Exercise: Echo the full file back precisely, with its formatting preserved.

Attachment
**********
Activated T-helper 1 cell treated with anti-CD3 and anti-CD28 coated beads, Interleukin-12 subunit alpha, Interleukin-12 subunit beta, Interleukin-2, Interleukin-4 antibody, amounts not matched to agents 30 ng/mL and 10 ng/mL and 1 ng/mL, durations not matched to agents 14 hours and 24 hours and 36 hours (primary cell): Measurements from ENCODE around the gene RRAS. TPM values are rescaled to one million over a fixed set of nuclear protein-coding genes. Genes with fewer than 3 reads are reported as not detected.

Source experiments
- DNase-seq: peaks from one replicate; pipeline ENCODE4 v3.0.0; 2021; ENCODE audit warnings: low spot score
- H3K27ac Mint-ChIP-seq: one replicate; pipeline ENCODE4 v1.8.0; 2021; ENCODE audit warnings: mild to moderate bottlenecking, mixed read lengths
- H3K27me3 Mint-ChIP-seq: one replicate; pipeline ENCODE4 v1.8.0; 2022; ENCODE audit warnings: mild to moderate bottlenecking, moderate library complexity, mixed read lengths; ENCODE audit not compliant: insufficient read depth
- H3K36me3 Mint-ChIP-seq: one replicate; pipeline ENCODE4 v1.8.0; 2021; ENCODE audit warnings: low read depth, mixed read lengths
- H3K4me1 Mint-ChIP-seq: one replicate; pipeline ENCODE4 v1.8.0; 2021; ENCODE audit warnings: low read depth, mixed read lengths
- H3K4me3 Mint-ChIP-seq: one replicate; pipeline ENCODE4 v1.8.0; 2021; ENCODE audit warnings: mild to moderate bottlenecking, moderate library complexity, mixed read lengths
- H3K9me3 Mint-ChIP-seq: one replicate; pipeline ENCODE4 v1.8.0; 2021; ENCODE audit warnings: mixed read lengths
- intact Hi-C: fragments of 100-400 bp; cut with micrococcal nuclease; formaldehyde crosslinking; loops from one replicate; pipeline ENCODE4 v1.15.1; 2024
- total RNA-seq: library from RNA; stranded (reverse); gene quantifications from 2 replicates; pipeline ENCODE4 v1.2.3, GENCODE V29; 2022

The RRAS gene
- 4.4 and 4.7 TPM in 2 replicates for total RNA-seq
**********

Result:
Activated T-helper 1 cell treated with anti-CD3 and anti-CD28 coated beads, Interleukin-12 subunit alpha, Interleukin-12 subunit beta, Interleukin-2, Interleukin-4 antibody, amounts not matched to agents 30 ng/mL and 10 ng/mL and 1 ng/mL, durations not matched to agents 14 hours and 24 hours and 36 hours (primary cell): Measurements from ENCODE around the gene RRAS. TPM values are rescaled to one million over a fixed set of nuclear protein-coding genes. Genes with fewer than 3 reads are reported as not detected.

Source experiments
- DNase-seq: peaks from one replicate; pipeline ENCODE4 v3.0.0; 2021; ENCODE audit warnings: low spot score
- H3K27ac Mint-ChIP-seq: one replicate; pipeline ENCODE4 v1.8.0; 2021; ENCODE audit warnings: mild to moderate bottlenecking, mixed read lengths
- H3K27me3 Mint-ChIP-seq: one replicate; pipeline ENCODE4 v1.8.0; 2022; ENCODE audit warnings: mild to moderate bottlenecking, moderate library complexity, mixed read lengths; ENCODE audit not compliant: insufficient read depth
- H3K36me3 Mint-ChIP-seq: one replicate; pipeline ENCODE4 v1.8.0; 2021; ENCODE audit warnings: low read depth, mixed read lengths
- H3K4me1 Mint-ChIP-seq: one replicate; pipeline ENCODE4 v1.8.0; 2021; ENCODE audit warnings: low read depth, mixed read lengths
- H3K4me3 Mint-ChIP-seq: one replicate; pipeline ENCODE4 v1.8.0; 2021; ENCODE audit warnings: mild to moderate bottlenecking, moderate library complexity, mixed read lengths
- H3K9me3 Mint-ChIP-seq: one replicate; pipeline ENCODE4 v1.8.0; 2021; ENCODE audit warnings: mixed read lengths
- intact Hi-C: fragments of 100-400 bp; cut with micrococcal nuclease; formaldehyde crosslinking; loops from one replicate; pipeline ENCODE4 v1.15.1; 2024
- total RNA-seq: library from RNA; stranded (reverse); gene quantifications from 2 replicates; pipeline ENCODE4 v1.2.3, GENCODE V29; 2022

The RRAS gene
- 4.4 and 4.7 TPM in 2 replicates for total RNA-seq